Richard Prebble: Climate Change Response Amendment Bill contains sneaky new tax

OPINION:

While we are focused on another lockdown the Government is sneaking in a great, big, new tax.

I would have missed it except I was watching the parliamentary channel. I saw the Green co-leader James Shaw under urgency introduce the Climate Change Response (Auction Price) Amendment Bill. “It is a technical” amendment he said.

It turns the emissions trading scheme (ETS) into a revenue-raising tax.

“Cap and trade” schemes are designed to create a market for the right to emit greenhouse gases and to give credit for carbon removal. Now it will be a tool to levy a tax.

The price to emit will not be the market price but whatever the Government says, in effect, a tax.

Shaw said this year the prices will be no less than $20 a tonne and maybe as high as $50 a tonne. Last year the international price was around US$10 ($13.84). The minister claims the Government had to lift the price because the “New Zealand ETS had failed to deliver on its primary purpose, namely to bring down emissions”.

New Zealand’s emissions have not fallen because, as the minister has admitted, New Zealand “had a cap-and-trade scheme without a cap”.

It is putting a cap on emissions, not the price that will reduce New Zealand’s greenhouse gases.

In the future a low price for emissions would indicate we are moving to a carbon-free economy. As technology tends to fall in price and improve in efficiency carbon capture will become cheaper.

The Government taking the power to fix the price of carbon above the international market price means our exporters will be penalised.

It was said in Parliament that at $50 a tonne the treasury will earn $6 billion a year. At that rate the Government will take $210b by the time the country reaches net zero in 2050.

As a tax it is about as bad as it gets. The Climate Change Commission reported the ETS falls disproportionately on the poor who cannot afford carbon-free technology such as electric cars.

Governments are addicted to tax. Government expenditure rises to exceed revenue. Once a new tax is imposed, no matter how damaging, governments find it very hard to remove the tax.

The coalition had already rigged the emissions market. Now it is a tax-gathering rort.

It is the whole planet’s emissions that must come down. A reduction in emissions in the Solomon Islands is just as valuable as a reduction in this country.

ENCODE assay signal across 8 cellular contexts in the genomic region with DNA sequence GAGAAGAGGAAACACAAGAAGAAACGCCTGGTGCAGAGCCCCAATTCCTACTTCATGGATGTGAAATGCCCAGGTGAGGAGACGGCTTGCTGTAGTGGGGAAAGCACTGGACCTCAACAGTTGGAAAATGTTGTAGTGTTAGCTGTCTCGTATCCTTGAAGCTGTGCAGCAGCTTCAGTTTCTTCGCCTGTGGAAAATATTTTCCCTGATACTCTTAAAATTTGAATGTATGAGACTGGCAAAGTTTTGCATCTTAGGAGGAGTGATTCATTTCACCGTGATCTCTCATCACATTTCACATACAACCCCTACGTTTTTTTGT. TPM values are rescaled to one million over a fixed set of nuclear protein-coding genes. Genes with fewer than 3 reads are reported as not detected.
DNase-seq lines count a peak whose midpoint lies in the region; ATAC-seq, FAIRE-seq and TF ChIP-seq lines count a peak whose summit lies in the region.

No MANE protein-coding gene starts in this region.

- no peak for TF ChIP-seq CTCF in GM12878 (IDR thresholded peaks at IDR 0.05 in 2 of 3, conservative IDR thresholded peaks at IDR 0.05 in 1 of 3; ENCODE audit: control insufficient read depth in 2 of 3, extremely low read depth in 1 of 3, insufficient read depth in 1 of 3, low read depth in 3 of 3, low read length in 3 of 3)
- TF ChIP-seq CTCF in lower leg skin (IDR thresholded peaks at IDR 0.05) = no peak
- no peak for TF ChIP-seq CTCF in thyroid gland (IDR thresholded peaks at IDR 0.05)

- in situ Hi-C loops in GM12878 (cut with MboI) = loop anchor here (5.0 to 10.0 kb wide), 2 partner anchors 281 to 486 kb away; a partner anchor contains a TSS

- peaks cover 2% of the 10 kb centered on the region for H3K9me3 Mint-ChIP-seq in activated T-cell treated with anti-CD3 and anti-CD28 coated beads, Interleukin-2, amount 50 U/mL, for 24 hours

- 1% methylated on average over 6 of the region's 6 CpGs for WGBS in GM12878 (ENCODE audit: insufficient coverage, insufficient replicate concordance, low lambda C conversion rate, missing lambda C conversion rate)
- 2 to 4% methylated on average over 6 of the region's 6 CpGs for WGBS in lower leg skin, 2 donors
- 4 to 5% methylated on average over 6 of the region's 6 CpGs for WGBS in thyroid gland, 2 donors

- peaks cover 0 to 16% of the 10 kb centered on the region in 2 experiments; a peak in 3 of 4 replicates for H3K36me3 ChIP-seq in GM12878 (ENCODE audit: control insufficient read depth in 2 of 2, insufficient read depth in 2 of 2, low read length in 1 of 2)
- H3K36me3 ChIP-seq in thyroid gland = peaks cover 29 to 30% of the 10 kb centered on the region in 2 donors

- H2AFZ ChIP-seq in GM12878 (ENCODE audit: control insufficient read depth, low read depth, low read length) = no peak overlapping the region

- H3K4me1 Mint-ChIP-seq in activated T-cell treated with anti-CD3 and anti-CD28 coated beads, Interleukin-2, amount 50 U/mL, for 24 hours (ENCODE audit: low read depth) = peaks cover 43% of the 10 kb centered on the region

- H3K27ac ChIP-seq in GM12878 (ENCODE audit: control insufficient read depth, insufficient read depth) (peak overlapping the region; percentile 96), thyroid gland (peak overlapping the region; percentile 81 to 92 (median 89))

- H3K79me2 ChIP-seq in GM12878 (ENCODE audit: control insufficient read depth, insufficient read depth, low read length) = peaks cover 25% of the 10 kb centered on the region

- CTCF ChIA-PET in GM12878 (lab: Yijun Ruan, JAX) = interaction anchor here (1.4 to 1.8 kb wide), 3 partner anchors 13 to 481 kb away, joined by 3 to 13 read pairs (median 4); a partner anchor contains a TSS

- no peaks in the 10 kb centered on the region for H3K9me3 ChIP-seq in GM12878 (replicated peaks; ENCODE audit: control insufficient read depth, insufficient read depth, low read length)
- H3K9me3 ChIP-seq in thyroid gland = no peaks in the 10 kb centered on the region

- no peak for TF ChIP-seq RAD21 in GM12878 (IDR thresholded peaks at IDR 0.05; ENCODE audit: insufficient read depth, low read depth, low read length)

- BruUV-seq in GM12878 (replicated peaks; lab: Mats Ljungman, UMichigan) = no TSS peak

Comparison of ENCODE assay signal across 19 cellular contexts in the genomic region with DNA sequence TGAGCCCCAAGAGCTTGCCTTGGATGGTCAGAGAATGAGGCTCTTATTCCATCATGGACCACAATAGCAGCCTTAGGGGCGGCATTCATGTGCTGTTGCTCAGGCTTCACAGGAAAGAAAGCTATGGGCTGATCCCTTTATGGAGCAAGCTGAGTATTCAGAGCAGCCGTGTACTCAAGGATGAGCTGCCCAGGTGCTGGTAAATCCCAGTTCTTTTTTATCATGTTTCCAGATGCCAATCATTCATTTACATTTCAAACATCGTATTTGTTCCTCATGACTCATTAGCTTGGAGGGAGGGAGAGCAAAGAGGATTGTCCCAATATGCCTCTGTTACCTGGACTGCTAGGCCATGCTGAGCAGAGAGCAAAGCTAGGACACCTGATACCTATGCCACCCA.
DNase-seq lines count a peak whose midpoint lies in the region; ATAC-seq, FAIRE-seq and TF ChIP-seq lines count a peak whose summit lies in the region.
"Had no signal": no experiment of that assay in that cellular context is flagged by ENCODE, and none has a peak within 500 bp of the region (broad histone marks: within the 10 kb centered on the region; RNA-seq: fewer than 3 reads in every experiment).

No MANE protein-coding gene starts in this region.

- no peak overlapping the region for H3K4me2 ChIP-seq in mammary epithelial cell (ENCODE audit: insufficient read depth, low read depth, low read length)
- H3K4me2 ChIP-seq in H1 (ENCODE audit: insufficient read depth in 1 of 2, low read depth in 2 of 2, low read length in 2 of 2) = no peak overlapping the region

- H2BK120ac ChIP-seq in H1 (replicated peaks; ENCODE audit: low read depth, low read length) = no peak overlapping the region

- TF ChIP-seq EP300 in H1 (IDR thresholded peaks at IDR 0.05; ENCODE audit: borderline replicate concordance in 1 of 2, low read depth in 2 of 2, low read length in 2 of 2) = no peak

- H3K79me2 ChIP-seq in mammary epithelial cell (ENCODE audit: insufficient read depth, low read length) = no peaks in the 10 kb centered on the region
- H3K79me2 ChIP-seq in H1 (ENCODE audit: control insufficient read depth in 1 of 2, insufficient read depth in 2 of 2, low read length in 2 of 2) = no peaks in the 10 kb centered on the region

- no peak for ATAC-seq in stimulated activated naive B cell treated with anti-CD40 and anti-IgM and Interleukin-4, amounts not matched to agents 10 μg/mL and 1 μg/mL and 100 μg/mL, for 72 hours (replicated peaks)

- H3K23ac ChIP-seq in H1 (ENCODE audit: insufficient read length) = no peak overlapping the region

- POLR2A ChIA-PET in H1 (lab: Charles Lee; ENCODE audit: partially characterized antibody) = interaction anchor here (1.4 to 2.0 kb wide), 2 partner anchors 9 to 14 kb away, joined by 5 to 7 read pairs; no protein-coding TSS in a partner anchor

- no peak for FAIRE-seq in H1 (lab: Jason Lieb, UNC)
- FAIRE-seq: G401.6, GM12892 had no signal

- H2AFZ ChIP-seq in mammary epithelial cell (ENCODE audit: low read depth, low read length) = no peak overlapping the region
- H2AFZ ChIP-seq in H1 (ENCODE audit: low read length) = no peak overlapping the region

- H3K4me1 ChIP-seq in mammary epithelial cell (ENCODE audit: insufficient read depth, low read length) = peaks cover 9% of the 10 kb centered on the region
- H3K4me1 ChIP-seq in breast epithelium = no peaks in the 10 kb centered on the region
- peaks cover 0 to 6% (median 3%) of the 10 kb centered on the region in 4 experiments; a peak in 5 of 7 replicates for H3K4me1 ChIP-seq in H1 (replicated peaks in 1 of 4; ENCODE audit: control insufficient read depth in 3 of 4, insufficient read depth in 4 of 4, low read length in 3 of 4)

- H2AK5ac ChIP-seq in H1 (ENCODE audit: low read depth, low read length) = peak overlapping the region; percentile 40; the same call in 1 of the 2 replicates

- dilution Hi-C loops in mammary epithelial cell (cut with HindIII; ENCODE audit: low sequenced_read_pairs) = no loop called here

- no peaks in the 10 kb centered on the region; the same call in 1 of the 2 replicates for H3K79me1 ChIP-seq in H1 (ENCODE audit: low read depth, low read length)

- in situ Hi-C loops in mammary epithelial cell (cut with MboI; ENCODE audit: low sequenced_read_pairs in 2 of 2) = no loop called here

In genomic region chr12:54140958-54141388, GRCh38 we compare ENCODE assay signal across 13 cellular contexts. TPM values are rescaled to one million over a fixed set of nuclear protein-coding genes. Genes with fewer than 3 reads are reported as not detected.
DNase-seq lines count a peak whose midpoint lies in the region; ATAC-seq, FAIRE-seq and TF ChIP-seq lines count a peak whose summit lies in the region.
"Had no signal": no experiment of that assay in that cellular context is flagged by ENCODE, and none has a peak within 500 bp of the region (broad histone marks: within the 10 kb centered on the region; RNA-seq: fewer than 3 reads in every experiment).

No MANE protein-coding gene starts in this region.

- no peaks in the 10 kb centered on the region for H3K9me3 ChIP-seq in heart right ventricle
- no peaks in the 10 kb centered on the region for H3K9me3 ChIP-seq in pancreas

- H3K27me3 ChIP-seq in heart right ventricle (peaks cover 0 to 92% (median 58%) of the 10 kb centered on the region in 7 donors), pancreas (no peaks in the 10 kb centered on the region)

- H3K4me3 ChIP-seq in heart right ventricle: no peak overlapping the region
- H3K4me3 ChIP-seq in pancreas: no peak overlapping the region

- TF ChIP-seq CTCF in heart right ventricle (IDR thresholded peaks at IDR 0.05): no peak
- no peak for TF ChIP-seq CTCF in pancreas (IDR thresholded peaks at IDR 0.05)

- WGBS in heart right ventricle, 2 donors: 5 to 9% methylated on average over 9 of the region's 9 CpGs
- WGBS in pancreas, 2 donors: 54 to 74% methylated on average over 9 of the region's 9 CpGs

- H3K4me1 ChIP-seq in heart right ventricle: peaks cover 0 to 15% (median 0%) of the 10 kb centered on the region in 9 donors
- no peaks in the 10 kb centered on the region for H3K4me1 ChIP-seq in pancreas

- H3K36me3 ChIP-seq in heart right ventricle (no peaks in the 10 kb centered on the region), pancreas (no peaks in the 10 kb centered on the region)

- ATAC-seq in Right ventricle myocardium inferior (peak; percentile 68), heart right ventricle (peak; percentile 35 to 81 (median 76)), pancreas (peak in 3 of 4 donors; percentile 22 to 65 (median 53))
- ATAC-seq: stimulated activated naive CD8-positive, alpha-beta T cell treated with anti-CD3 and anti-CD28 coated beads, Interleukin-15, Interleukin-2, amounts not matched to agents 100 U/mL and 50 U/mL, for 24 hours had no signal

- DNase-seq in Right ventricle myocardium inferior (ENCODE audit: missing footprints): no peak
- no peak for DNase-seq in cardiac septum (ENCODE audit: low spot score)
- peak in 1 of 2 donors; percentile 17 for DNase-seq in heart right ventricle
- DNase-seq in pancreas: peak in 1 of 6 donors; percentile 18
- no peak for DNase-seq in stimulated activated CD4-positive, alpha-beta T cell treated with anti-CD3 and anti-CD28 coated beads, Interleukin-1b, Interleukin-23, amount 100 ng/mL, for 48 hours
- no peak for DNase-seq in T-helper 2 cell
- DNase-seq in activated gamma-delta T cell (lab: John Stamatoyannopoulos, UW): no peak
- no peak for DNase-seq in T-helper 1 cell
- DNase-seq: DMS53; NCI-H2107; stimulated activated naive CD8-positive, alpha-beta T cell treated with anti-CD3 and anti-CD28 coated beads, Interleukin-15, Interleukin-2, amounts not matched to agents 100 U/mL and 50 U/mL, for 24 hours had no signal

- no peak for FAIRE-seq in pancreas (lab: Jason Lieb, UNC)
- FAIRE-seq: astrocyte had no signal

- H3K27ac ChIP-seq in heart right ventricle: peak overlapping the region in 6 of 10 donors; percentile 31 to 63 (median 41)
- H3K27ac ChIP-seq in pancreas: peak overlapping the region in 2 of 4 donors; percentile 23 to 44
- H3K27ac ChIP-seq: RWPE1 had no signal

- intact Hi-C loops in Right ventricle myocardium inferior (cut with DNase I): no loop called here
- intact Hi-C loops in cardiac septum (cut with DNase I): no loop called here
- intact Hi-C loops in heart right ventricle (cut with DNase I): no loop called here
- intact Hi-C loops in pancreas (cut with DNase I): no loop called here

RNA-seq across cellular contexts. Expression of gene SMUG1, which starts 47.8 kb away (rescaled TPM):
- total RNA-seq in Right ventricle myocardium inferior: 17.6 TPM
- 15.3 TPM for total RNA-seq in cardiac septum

While there are emissions schemes that are scams there are, around the world, many high-quality schemes.

I know the Solomon Islands well. It is one of the 10 poorest countries. One of their few resources is tropical rainforests. As National Geographic reports: “The Solomon Islands is being stripped bare by foreign logging companies”. Experts agree that unless the world finds a way to preserve and expand the tropical rainforests global warming will be very hard to prevent.

We should be assisting the Solomon Islands to have a high-quality emissions scheme. New Zealanders in return for carbon credits should be paying poor villagers to maintain and expand their tropical rainforests. Instead our Government bans the purchase of overseas credits.

Why should the cost of saving the world fall on to a poor Solomon Islands villager with no other income except his trees?

It is bad science. New Zealand produces milk with the lowest emissions of any farms in the world. Fonterra has an ambitious programme to switch dairy factories to low-emission fuel.

Our artificially high price of carbon credits is resulting in high-quality farmland being converted to forests.

The parliamentary debate was so depressing. David Parker said “When you auction a house you have a reserve”. The Government is not selling a house. The Government is setting a monopoly price that every one of us indirectly will pay.

The National Party voted for the bill. National’s spokesman Stuart Smith asked “is this the right mechanism? We simply don’t know”. I had never heard of him. Smith has been the MP for Kaikōura since 2014, long enough to have learned never to vote in favour of what he does not understand.

Only the new Act MP Simon Court said the minister was rigging the market. He alone said New Zealanders should be able to buy high-quality emission credits from anywhere in the world.

Nationalism cannot prevent global warming.

Nothing we do by ourselves will save the planet. This is not a reason to do nothing. The world will penalise the freeloaders. We have to do our share, adopt good science and demand others do the same.

If the world follows our Government’s nationalistic approach and uses climate change to sneak in new taxes, then the outlook for the planet is grim.

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